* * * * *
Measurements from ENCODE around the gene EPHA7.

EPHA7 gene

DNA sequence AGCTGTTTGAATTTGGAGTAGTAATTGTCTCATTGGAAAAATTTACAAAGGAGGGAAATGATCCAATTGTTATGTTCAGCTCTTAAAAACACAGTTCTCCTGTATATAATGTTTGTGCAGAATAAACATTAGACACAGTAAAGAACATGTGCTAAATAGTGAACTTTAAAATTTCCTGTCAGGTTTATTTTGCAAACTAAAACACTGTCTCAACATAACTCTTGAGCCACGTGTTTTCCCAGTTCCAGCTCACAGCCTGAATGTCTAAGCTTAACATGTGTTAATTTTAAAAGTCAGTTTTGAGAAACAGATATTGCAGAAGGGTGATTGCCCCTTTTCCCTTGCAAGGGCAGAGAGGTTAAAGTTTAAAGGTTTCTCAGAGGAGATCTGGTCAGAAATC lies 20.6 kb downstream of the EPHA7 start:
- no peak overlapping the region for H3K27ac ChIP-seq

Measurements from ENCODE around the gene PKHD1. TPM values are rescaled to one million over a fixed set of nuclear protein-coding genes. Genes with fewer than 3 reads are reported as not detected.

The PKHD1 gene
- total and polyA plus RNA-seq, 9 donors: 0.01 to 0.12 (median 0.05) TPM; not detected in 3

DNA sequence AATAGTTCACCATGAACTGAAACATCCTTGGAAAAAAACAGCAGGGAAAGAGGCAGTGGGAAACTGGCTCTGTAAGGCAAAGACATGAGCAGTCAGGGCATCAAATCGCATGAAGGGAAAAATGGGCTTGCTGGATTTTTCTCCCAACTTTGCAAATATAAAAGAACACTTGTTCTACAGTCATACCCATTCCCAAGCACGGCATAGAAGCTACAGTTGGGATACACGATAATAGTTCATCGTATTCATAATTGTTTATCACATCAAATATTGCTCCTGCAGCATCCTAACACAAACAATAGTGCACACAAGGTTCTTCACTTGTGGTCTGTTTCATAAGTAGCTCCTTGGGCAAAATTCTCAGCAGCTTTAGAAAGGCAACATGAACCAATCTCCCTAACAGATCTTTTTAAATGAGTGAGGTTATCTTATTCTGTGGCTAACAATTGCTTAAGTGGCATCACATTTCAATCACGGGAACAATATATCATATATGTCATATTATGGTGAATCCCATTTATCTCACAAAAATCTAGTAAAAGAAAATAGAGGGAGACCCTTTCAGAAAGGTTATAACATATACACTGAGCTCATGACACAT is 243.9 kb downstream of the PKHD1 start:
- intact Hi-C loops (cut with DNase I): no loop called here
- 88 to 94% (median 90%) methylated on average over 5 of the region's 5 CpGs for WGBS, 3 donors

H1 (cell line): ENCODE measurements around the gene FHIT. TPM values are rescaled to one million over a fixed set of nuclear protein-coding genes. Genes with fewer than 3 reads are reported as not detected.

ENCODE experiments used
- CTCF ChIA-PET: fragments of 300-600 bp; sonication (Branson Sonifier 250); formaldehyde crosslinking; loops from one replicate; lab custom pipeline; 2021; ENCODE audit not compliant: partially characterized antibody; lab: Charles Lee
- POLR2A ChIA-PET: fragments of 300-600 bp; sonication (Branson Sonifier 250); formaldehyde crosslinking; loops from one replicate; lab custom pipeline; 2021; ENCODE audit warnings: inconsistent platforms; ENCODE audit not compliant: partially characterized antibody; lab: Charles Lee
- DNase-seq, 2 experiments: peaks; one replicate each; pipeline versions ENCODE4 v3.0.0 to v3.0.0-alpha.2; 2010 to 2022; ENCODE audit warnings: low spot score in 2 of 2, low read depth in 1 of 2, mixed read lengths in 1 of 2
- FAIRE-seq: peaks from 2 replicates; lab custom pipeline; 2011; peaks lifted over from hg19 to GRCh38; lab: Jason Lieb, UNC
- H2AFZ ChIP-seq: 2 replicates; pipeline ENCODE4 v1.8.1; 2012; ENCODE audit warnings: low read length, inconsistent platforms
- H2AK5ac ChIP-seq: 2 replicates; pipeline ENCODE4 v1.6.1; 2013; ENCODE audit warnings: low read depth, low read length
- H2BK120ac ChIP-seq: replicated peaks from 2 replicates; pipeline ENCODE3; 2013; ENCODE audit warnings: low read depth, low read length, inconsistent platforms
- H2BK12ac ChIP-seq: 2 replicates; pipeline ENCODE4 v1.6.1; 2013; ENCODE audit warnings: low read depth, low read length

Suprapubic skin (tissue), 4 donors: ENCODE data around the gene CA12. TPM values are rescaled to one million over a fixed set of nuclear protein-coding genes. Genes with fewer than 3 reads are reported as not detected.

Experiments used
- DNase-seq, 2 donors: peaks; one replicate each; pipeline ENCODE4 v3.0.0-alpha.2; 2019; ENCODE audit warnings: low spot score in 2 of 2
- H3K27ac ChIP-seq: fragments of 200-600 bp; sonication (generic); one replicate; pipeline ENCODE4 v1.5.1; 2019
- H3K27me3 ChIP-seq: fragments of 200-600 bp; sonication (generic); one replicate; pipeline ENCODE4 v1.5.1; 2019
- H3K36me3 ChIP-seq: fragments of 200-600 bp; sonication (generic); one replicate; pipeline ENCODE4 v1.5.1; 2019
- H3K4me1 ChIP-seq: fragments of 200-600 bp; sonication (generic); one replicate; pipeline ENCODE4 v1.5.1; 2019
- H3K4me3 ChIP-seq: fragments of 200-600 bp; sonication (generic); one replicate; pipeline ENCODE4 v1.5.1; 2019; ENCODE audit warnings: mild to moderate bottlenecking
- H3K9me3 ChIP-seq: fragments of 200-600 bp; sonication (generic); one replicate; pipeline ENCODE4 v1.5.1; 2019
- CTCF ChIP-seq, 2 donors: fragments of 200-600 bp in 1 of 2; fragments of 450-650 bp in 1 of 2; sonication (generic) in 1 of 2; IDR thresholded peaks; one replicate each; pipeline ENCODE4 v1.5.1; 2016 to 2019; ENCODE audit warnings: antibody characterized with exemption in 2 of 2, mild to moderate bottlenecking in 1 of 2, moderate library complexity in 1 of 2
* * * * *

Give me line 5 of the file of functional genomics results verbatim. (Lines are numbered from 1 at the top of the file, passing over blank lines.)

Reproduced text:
Measurements from ENCODE around the gene PKHD1. TPM values are rescaled to one million over a fixed set of nuclear protein-coding genes. Genes with fewer than 3 reads are reported as not detected.